Wednesday, January 22, 2014

Better Or Worse - Wednesday

‘You’re booked out later,’ says assistant manager T with a hint of an accusatory tone. ‘Anything particular?’

Granted I’ve become a little bit tetchy over the years when staff members attend their fourth, or fifth “Grandmother’s funeral” at short notice. Particularly when I try to make the dreaded dental appointments first thing, so as not to impact on the day as much as the tooth has done, but this one is genuine.

‘Optician’s appointment,’ I tell T gravely. ‘Only time they could do it before next month.’ That’s not strictly true. There seem to be almost as many opticians’ outlets as estate agents in this town, perhaps we should combine. Save money on rents and help the myopic see the property market more clearly.

T smiles knowingly, his designer frames glinting under the fluorescents, one of which has starting flickering again. I’ve left it for a while to see if anyone else notices, but it’s beginning to give me a migraine, unless it’s the eyesight problem. One thing’s for sure. If I clamber up there and prise the tube free it will turn out to be the starter motor that has failed, after ten sweaty minutes risking the wrath of the heath and safety dragons – the rest you can guess…

‘Who are you going to see?’ Asks T.
‘Everyone he’s been missing until now.’ Quips obese mortgage man M waddling past, thighs slapping in meaty applause at his enormous wit.
‘You might suit glasses.’ Suggests negotiator S, sweetly. I won’t. I had those huge 1980’s frames to pass my driving test, then consigned them to every car glove box I’ve had since. Squinting for house numbers and road names became my default mode, helping me to learn, off-by-heart my office area, all for the sake of misplaced vanity. 

I tell T my chosen firm. He laughs.
‘Well they’re the cheapest, that’s all.’
And with the sort of sudden clarity I’ve not has since Spandau Ballet split up, I realise I’ve made the sort of schoolboy error I tell my punters not to make when choosing an estate agent. Value for money, yes, good service, of course, but if they’re cheap there’s usually a reason.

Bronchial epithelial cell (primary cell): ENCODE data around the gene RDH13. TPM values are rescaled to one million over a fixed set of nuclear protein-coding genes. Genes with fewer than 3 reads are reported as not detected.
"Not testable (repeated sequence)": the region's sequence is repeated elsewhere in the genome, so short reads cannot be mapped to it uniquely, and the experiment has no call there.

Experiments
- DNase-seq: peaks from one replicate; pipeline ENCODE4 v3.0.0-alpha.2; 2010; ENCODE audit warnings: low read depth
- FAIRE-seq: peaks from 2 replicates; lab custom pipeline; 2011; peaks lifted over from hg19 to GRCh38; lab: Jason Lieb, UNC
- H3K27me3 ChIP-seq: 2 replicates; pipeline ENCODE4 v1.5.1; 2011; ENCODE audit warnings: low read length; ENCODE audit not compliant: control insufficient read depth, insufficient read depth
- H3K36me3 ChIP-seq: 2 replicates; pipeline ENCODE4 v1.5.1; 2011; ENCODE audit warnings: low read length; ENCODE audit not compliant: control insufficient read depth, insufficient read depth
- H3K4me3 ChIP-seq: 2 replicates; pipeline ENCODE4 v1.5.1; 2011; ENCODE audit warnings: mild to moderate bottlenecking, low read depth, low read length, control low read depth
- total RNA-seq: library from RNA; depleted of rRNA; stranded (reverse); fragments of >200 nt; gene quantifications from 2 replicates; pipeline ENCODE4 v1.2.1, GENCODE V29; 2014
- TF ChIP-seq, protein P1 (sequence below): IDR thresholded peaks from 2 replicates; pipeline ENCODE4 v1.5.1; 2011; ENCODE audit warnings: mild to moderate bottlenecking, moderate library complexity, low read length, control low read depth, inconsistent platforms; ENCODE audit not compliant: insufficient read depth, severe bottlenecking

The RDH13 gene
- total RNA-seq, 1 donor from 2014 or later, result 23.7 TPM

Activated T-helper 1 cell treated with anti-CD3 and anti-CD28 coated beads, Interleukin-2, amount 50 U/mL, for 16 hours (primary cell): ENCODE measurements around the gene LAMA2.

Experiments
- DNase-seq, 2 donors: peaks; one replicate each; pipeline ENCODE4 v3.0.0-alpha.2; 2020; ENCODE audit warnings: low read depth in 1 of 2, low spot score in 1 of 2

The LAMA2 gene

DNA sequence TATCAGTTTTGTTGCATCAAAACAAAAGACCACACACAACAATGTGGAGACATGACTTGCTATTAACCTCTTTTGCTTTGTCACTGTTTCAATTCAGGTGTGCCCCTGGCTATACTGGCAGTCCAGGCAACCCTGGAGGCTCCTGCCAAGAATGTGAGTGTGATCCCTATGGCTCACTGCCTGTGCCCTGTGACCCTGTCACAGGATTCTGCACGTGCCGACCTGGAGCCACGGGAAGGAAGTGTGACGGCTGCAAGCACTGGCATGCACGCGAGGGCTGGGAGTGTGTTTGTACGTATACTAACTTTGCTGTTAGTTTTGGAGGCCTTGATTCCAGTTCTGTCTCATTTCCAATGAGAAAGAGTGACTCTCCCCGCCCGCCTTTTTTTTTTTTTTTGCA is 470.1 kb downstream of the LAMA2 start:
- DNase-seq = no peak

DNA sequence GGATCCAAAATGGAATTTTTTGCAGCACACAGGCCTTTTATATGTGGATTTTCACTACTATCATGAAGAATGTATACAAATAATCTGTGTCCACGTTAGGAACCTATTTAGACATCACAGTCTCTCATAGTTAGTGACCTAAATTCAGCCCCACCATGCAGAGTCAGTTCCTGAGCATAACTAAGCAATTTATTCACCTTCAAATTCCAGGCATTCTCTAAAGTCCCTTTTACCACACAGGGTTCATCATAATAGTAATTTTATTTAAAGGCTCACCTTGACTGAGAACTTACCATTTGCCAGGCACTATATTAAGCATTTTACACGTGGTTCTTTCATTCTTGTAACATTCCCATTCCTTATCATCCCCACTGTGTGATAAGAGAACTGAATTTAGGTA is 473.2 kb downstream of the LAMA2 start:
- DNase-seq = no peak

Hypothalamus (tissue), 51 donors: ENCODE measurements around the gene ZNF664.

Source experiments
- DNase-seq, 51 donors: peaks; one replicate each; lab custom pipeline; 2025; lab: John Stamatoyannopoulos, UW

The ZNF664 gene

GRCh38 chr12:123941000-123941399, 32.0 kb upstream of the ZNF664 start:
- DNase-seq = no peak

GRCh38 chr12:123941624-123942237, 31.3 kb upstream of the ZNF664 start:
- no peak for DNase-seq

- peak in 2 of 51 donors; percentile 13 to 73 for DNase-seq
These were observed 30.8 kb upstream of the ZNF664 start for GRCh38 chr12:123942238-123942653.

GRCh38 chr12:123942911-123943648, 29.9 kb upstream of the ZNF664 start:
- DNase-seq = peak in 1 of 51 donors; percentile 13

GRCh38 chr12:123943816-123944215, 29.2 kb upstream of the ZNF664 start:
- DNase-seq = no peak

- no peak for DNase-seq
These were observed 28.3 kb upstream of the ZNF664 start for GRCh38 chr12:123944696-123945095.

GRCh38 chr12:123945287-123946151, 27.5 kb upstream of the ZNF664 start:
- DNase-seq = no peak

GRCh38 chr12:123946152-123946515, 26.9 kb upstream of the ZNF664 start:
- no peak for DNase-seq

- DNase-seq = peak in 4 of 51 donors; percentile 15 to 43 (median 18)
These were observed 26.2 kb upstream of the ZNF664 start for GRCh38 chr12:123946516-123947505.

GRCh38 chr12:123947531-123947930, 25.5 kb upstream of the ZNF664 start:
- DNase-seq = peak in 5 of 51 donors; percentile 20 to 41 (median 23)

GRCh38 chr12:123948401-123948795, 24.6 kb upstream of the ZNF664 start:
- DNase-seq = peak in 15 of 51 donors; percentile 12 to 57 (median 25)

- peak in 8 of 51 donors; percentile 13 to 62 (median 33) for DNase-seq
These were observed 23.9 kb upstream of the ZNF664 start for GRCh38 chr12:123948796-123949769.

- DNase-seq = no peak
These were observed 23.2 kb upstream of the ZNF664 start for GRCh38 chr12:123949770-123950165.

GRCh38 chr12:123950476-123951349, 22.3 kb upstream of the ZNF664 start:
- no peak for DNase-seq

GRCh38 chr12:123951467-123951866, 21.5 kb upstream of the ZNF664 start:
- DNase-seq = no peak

Trouble is, T rather suits his £250 frames. I know I’ll just look like the kid with the NHS frames and the eye patch everyone used to tease at school - no mater how much I pay. I’m hoping the optician won’t flush my head down the pan in the boys’ toilet block but it will be a psychological blow never the less.

‘And what do you do for a living?’ Quizzes the Asian origin optician invasively, as he leans in towards me in the half-dark and hits me with a waft of garlic. Will lying impact on my vision, like self-abuse is supposed to do? I wouldn’t like him to think I’m a wanker.

He places a medieval-style torture apparatus on my face even before I confess. I can almost feel the animosity, despite the gloomy lighting. He’s obviously tried to buy or rent, since he arrived.
‘Hmm.’ Says the man ominously, dropping a lens into the frame, spinning another on a stick back and forth and asking. ‘Better or worse?’
Momentarily I think he, like everyone else, is asking about the property market.
My, ‘not much clarity’, answer caused brief confusion until he asked me to recite random letters of the alphabet – or more accurately, guess.

‘Are you having trouble with the small print?’ Asks my inquisitor. He’s obviously seen our sole agency contracts up close. I confess my arms need to be a bit longer at times and more lenses appear, along with a card to hold and read.

‘I’m recommending vari-focals.’ Says the optician when the lights are back on. ‘You’ve not been getting the full picture for a while now.’ He’s, certainly got the bottom line right.

‘These might make you look rather distinguished.’ Suggests the assistant, handing me a pair of Grandfather’s frames I wouldn’t want to be buried in. The optician was too important to do the selling and this woman has effectively said I look a bit thick. Fail.

Still squinting. 

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